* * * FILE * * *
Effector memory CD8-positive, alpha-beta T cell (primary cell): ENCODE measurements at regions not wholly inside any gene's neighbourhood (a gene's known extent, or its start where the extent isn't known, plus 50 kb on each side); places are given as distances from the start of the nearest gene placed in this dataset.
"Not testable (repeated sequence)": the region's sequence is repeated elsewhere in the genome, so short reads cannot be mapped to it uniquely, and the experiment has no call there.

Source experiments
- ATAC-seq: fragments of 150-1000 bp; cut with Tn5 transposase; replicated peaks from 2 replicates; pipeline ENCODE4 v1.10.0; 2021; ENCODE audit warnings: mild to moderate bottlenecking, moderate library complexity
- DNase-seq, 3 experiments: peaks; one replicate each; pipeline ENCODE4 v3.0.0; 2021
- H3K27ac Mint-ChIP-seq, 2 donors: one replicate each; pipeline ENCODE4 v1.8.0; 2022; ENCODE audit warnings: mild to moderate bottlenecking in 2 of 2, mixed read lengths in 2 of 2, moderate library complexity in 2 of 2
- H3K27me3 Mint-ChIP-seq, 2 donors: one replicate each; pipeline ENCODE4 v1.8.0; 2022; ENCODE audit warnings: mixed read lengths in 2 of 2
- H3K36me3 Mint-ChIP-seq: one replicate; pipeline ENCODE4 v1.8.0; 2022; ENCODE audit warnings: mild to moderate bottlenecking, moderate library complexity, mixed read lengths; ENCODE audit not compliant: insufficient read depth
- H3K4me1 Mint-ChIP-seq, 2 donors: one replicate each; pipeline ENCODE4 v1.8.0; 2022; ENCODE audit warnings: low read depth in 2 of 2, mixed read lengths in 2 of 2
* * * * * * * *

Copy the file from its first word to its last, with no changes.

Effector memory CD8-positive, alpha-beta T cell (primary cell): ENCODE measurements at regions not wholly inside any gene's neighbourhood (a gene's known extent, or its start where the extent isn't known, plus 50 kb on each side); places are given as distances from the start of the nearest gene placed in this dataset.
"Not testable (repeated sequence)": the region's sequence is repeated elsewhere in the genome, so short reads cannot be mapped to it uniquely, and the experiment has no call there.

Source experiments
- ATAC-seq: fragments of 150-1000 bp; cut with Tn5 transposase; replicated peaks from 2 replicates; pipeline ENCODE4 v1.10.0; 2021; ENCODE audit warnings: mild to moderate bottlenecking, moderate library complexity
- DNase-seq, 3 experiments: peaks; one replicate each; pipeline ENCODE4 v3.0.0; 2021
- H3K27ac Mint-ChIP-seq, 2 donors: one replicate each; pipeline ENCODE4 v1.8.0; 2022; ENCODE audit warnings: mild to moderate bottlenecking in 2 of 2, mixed read lengths in 2 of 2, moderate library complexity in 2 of 2
- H3K27me3 Mint-ChIP-seq, 2 donors: one replicate each; pipeline ENCODE4 v1.8.0; 2022; ENCODE audit warnings: mixed read lengths in 2 of 2
- H3K36me3 Mint-ChIP-seq: one replicate; pipeline ENCODE4 v1.8.0; 2022; ENCODE audit warnings: mild to moderate bottlenecking, moderate library complexity, mixed read lengths; ENCODE audit not compliant: insufficient read depth
- H3K4me1 Mint-ChIP-seq, 2 donors: one replicate each; pipeline ENCODE4 v1.8.0; 2022; ENCODE audit warnings: low read depth in 2 of 2, mixed read lengths in 2 of 2